I was listening to some of the regional channels, especially the breakfast shows, and the one common thread that stitched them together was the similarity in the news that they were dishing out. I wondered whether they all had the same producer or maybe it was simply telepathic. I found my answer, however, when I reached home.
It was lying in the hall waiting to be read. That’s right, it was the newspaper—and everything on it had been featured on radio. The trick of feeding off the newspaper is a shortcut to sounding like a professional news channel. But it’s never worked and never will because there is no method. Sometimes I look out of the window while driving just to check which city I am in because of the content on the radio.
Many a time, irrelevant subjects creep into the on-air stage, not because it deserves to be heard but rather because there is someone voraciously reading the newspaper and vomiting the same on the medium. You as a listener, who’s probably had a round with the morning newspaper, will surely want to listen to something else rather than what you have just read and absorbed.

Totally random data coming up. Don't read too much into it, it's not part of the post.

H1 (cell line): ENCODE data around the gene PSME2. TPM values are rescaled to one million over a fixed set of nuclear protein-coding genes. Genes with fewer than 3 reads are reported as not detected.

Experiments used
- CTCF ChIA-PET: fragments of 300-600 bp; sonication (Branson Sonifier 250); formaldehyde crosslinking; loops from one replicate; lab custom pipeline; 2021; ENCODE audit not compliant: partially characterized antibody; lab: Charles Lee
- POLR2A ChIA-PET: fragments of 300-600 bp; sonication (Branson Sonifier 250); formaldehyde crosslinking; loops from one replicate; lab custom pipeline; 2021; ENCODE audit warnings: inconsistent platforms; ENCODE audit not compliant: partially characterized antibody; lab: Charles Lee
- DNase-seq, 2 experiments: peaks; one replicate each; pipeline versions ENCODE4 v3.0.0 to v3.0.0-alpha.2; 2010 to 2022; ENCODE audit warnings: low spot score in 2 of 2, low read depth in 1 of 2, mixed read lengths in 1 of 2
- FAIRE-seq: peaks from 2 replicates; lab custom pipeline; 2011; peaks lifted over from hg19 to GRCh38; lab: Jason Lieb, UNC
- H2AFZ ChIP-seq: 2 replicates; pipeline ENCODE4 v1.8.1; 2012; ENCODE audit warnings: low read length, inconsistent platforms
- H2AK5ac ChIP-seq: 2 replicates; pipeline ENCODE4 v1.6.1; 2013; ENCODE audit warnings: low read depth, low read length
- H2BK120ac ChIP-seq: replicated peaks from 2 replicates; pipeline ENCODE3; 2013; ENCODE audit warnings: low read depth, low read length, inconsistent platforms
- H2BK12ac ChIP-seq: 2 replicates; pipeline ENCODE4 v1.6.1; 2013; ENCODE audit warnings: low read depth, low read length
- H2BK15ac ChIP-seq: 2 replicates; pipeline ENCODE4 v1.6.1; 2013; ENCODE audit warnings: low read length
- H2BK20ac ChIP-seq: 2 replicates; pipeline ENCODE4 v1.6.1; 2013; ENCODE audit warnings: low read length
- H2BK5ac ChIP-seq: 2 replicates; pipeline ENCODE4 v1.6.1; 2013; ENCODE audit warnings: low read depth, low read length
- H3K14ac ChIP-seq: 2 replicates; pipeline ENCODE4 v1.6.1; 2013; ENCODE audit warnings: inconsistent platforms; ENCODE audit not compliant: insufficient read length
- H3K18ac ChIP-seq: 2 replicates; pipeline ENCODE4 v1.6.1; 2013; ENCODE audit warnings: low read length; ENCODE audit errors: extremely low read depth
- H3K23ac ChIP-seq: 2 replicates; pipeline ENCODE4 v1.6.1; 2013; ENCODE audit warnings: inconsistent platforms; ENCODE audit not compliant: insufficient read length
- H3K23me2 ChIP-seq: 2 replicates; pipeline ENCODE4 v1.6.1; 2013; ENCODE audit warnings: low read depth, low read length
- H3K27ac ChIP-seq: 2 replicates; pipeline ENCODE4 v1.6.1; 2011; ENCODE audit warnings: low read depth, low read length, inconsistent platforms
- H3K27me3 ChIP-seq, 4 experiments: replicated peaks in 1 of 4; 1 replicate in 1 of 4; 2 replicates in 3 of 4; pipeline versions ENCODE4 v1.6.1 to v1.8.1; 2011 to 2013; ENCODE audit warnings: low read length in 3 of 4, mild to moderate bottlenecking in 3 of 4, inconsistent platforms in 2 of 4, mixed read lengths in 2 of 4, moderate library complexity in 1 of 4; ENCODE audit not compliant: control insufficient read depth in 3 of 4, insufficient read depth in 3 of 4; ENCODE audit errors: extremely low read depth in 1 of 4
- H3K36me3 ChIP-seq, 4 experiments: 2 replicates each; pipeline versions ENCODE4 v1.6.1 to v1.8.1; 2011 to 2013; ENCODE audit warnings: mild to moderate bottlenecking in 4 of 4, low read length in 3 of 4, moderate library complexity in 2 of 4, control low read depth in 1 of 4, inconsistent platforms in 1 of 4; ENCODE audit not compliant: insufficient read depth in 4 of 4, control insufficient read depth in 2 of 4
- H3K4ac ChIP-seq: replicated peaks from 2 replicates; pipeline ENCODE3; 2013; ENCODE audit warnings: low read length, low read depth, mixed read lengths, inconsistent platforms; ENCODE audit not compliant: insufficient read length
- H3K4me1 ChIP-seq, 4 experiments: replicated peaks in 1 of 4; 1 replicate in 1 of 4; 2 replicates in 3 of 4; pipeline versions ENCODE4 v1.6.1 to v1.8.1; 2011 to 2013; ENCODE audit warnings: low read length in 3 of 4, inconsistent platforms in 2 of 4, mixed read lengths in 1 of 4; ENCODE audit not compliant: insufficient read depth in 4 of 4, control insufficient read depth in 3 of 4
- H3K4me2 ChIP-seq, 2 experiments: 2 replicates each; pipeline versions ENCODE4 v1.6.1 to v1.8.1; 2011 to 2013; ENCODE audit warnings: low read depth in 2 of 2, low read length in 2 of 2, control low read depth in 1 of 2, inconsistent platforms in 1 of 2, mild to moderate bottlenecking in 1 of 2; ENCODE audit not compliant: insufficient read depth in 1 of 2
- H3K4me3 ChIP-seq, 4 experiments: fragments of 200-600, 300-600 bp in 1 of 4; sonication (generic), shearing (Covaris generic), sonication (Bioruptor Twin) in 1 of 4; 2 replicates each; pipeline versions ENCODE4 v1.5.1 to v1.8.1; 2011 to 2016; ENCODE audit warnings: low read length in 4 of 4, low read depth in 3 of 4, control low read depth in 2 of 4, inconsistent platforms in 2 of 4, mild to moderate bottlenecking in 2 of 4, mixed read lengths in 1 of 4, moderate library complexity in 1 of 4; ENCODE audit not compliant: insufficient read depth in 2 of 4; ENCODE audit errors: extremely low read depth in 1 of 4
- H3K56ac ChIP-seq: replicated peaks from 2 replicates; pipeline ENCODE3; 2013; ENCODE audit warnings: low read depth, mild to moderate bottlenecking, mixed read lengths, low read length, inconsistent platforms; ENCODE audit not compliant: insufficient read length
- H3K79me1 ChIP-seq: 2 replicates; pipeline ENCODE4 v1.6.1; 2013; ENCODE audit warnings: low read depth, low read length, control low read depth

All the news that makes it on to the papers is not necessarily about our city. The real content lies with the listener, who is clued into what is happening. You need to have a team that knows the city inside out and a credible news source that’s in tune with the present. The content will only get original with time, thereby beating the old method of lifting topics from the papers and turning it into discussions and debates.
I request presenters to walk back in time and take a look at the blueprint of a breakfast offering. Even stations abroad don’t depend on newspapers as they believe they are a credible news hub themselves. That’s what makes their shows sound fresh, original and ear-worthy. The problem with the on-air offering here is that it’s trying too hard to be something it cannot.
See you next week with more radio talk!
The writer’s views expressed here are entirely in his personal capacity.